Posted 1 year ago on Feb. 7, 2012, 5:14 a.m. EST by BradB
from Washington, DC
This content is user submitted and not an official statement
draft proposal from Patricia L,
Proposal to Denounce Anti-Counterfeiting Trade Agreement (ACTA)
We propose that the New York City General Assembly take a public stand against the ACTA, the secretly negotiated agreement that threatens privacy, civil liberties, innovation and the free flow of information on the internet.
The Anti-Counterfeiting Trade Agreement (ACTA) is an international agreement negotiated by the United States, European Union, Japan, Canada, South Korea, Australia, Mexico, Morocco, Singapore and others with virtually no input from the public. ACTA negotiations have taken place behind closed doors, without disclosure of the details. Although the process was begun by the Bush administration, it was signed in 2011 under the Obama administration.
Certain provisions of the agreement appear quite similar to (perhaps even more expansive) those in SOPA, but the scope extends beyond the United States, into most of the developed countries of the world. The treaty applies to countries that aren't even involved in the negotiations. ACTA bypasses the sovereign laws of participating nations, forcing ISP's across the globe to act as internet police. It cracks down on the manufacture of generic drugs and enforces seed patents that threaten local farmers and food independence across the developed world.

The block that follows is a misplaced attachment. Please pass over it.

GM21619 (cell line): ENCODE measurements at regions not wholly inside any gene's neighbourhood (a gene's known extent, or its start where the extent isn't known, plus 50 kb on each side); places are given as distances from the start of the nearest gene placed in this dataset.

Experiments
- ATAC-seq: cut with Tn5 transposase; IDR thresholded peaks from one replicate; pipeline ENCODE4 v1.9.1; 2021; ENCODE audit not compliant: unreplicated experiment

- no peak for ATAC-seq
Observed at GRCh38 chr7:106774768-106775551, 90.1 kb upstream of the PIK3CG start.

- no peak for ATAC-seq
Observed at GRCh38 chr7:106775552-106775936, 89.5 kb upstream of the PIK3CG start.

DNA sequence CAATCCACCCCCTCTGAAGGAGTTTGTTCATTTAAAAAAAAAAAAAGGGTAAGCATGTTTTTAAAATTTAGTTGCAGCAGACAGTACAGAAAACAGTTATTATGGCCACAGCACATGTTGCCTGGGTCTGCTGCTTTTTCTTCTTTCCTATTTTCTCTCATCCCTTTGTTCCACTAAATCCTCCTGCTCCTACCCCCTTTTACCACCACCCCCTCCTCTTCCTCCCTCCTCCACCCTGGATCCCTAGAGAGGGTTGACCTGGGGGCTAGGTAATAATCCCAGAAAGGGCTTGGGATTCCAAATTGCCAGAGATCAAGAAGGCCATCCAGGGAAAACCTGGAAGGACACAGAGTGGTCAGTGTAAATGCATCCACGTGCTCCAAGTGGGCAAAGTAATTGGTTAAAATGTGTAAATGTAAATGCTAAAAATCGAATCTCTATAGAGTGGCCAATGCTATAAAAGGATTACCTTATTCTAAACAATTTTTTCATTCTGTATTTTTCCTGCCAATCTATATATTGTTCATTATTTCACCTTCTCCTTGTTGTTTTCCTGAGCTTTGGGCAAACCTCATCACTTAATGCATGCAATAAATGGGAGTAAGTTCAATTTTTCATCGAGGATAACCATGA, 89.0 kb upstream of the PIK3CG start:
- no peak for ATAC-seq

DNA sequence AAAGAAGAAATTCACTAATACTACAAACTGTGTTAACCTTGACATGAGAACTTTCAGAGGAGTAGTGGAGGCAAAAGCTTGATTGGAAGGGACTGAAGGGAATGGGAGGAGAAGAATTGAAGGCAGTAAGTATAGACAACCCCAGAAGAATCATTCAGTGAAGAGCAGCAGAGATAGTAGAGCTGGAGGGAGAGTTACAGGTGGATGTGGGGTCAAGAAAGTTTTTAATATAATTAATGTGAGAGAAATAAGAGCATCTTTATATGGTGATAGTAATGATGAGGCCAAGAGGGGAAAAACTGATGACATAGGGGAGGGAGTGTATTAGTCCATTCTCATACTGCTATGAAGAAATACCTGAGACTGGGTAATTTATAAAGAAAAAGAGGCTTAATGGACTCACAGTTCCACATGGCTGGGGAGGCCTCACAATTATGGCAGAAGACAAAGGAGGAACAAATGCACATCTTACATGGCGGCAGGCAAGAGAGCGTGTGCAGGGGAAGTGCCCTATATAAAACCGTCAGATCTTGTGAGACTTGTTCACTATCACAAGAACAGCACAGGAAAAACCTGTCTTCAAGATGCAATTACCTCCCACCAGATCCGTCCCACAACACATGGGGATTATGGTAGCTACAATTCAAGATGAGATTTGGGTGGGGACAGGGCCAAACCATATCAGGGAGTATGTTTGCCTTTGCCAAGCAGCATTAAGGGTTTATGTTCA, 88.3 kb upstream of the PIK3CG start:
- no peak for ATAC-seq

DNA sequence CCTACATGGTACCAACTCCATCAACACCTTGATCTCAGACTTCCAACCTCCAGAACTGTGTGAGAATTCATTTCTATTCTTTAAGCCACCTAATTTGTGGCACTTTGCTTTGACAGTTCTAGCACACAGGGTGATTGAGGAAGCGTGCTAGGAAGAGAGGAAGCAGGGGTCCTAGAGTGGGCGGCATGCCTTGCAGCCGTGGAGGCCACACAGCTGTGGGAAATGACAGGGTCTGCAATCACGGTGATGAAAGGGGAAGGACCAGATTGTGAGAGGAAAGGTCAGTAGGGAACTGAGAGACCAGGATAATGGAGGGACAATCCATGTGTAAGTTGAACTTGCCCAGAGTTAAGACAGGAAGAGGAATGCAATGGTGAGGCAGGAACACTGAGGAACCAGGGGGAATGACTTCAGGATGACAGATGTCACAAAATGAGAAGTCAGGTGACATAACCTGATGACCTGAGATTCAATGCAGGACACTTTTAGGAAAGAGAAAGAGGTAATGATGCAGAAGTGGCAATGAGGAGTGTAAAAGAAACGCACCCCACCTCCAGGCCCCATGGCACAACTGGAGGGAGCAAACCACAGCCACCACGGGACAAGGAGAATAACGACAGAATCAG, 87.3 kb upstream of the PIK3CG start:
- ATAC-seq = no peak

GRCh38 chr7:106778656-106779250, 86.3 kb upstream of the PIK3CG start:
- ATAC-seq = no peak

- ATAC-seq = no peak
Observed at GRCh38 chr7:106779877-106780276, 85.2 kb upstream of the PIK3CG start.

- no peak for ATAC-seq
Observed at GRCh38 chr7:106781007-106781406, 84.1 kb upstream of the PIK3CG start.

We should all be worried about the implications of this and other trade agreements on the global economy, the ripple effects of which would reach all of us regardless of geographical location.
Several aspects of ACTA raise concerns for privacy, civil liberties, for innovation and the free flow of information on the internet. ACTA spans virtually all of the developed world, threatening the freedom of the internet as well as access to medication and food. ACTA contains global IP provisions as restrictive or worse than anything contained in SOPA and PIPA. ACTA could allow rights-holders to obtain private data regarding the users of Internet service providers, without a decision of a judge. This is a dangerous breach to privacy.The article is non-binding (using the "may" verb). ACTA was written and hammered out behind closed doors. While some of the provisions have been taken out of the final US draft, plenty of unknowns still exist. It’s not nearly clear enough how the agreement will affect US laws.
Final, legally verified Agreement: http://www.dfat.gov.au/trade/acta/Final-ACTA-text-following-legal-verification.pdf